Does Ownership Matter? Evidence from the Zaibatsu Dissolution Program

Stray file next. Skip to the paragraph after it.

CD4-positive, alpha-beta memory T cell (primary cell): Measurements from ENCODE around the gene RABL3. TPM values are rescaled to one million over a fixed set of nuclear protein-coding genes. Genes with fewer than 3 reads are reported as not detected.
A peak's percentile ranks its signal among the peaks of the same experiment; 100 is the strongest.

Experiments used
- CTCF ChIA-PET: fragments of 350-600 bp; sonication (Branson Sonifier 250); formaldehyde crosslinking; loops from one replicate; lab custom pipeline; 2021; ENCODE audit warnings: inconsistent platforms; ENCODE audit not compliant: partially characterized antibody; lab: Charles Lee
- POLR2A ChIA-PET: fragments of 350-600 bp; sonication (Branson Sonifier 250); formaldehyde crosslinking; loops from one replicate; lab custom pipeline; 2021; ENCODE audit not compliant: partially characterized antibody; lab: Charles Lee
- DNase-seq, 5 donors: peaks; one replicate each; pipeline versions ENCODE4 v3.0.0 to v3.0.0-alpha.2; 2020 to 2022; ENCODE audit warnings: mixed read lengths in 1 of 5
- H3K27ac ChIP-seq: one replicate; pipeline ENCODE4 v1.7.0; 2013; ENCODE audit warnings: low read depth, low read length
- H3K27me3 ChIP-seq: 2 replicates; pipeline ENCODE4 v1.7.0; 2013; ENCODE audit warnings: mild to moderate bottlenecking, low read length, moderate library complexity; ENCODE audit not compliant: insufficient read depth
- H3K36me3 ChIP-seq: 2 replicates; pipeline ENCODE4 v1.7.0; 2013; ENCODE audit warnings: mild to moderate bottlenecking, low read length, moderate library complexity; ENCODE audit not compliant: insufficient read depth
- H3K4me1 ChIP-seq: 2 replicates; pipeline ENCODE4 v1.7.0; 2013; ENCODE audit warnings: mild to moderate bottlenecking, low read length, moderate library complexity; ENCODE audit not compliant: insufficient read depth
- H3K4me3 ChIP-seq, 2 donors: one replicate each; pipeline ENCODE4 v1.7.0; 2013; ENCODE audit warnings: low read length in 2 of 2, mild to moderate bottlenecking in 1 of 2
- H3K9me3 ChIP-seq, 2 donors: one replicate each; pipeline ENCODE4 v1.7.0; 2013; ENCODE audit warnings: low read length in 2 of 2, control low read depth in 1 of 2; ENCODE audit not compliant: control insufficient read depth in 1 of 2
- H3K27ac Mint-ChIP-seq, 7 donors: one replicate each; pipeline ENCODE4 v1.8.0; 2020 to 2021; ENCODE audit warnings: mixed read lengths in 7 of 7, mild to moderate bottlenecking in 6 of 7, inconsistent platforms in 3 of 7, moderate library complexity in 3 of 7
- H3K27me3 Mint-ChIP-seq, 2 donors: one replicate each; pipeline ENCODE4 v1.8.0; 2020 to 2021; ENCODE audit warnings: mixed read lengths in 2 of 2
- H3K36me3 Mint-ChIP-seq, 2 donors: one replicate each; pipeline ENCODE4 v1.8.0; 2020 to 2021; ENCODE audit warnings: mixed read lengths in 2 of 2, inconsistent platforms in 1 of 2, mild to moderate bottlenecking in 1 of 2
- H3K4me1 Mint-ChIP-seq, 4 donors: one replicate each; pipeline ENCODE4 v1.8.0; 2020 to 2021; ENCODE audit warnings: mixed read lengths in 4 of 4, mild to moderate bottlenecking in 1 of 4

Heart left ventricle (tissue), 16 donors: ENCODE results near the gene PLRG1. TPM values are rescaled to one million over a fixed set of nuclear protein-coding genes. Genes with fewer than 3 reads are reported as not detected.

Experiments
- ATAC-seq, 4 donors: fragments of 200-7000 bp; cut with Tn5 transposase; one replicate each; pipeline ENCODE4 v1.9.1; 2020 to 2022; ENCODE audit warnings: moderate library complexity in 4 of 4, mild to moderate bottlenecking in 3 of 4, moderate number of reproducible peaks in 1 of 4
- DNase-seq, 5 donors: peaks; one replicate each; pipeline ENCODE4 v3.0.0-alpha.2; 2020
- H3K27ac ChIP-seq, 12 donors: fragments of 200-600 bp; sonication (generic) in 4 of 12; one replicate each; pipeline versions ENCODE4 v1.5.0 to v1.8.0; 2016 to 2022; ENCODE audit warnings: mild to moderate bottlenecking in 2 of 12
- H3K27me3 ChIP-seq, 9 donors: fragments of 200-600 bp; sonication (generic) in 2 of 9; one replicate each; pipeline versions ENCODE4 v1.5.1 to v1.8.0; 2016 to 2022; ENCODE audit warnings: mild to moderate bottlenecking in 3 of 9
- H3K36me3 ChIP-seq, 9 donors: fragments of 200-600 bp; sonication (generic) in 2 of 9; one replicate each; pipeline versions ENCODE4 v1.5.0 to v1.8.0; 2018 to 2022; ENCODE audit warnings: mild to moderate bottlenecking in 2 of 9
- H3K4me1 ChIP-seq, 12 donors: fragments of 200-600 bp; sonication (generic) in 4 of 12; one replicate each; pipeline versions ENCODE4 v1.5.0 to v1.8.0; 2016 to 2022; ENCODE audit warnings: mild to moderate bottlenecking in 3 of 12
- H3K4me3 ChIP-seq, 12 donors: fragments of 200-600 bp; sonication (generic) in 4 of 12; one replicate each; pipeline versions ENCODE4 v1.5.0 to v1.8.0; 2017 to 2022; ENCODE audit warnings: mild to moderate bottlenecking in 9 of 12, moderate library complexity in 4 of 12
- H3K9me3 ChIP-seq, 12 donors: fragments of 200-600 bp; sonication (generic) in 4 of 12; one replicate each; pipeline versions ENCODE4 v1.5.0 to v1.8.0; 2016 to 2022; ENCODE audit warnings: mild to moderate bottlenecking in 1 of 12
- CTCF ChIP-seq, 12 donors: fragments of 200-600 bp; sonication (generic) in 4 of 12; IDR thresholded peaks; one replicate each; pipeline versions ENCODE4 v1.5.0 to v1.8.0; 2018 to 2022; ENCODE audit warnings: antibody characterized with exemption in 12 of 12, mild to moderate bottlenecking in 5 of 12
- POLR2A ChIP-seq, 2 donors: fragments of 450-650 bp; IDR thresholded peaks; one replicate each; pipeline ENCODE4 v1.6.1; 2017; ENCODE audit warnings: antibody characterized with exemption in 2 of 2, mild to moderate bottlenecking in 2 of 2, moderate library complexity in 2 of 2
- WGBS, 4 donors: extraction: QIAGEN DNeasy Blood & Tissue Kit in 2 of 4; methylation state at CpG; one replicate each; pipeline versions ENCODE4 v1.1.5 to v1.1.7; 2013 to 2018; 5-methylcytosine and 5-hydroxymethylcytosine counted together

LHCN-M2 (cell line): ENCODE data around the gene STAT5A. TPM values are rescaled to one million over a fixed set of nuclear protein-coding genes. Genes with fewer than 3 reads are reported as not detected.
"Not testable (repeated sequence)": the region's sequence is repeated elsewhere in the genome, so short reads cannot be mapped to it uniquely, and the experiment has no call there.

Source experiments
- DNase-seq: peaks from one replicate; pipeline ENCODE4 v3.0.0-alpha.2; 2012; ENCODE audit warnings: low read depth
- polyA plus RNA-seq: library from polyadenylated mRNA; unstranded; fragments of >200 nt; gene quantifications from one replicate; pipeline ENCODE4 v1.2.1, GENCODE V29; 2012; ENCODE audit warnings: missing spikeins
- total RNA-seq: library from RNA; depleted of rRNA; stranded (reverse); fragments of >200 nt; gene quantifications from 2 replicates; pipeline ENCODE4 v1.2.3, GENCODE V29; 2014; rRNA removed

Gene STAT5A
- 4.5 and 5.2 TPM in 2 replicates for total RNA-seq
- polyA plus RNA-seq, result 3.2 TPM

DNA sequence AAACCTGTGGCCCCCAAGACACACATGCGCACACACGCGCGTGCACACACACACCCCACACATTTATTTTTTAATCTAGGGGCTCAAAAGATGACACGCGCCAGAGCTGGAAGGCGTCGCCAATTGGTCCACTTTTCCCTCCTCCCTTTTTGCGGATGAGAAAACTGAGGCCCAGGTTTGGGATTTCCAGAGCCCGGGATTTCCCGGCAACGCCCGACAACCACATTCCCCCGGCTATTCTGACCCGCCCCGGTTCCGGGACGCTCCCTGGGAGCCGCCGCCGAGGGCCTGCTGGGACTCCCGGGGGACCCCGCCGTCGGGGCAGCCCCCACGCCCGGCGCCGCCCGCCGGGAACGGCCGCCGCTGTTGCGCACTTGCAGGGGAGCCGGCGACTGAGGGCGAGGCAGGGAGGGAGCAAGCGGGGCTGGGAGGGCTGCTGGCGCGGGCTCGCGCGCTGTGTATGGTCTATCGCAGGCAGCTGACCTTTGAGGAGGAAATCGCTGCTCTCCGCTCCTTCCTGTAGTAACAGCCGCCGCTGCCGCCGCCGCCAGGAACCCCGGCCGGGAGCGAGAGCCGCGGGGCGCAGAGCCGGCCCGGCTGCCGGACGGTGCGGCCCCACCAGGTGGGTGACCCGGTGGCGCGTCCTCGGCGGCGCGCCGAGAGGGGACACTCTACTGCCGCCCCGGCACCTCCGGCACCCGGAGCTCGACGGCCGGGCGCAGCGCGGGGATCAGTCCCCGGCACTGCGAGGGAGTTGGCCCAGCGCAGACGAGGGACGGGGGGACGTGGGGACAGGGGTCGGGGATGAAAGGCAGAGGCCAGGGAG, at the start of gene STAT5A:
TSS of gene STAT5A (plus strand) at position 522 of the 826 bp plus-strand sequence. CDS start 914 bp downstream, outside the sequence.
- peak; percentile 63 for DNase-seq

In 1985, Demsetz & Lehn argued both that the optimal corporate ownership structure was firm-specific, and that market competition would drive firms toward that optimum. Because ownership was endogenous to expected performance, they cautioned, any regression of profitability on ownership patterns should yield insignificant results. To test the Demsetz- Lehn hypothesis, we use the zaibatsu dissolution program from late-1940s Japan as an exogenous shock to the pre -war ownership equilibrium. Through that program, the U.S. -run occupation removed the more prominent shareholders from many of the most successful Japanese companies. By focusing on the effect the program had on profitability and on the way firms responded to the program, we accomplish two goals: (a) we avoid the endogeneity problem that has plagued much of the other research on the subject, and (b) we clarify the equilibrating dynamics by which competitive markets move firms toward their optimal ownership structure. With a sample of 637 Japanese firms for 1953 and 710 for 1958, we confirm the equilibrating mechanism behind Demsetz-Lehn: between 1953 and 1958, the ex- zaibatsu firms did significantly reconcentrate their ownership structure. As of 1953, the unlisted ex-zaibatsu and new firms still had not yet been able to negotiate the transactions necessary to approach their optimum ownership structures, and even the listed firms had not fully undone the effect of the occupation-induced changes on managerial practices. By 1958 they had, and the earlier correlation between profitability and ownership disappeared. By then, firm profitability showed no correlation with ownership, whether under linear, quadratic, or piecewise specifications. We further find no evidence that ex- zaibatsu firms sought to strengthen their ties to banks over 1953 - 58.
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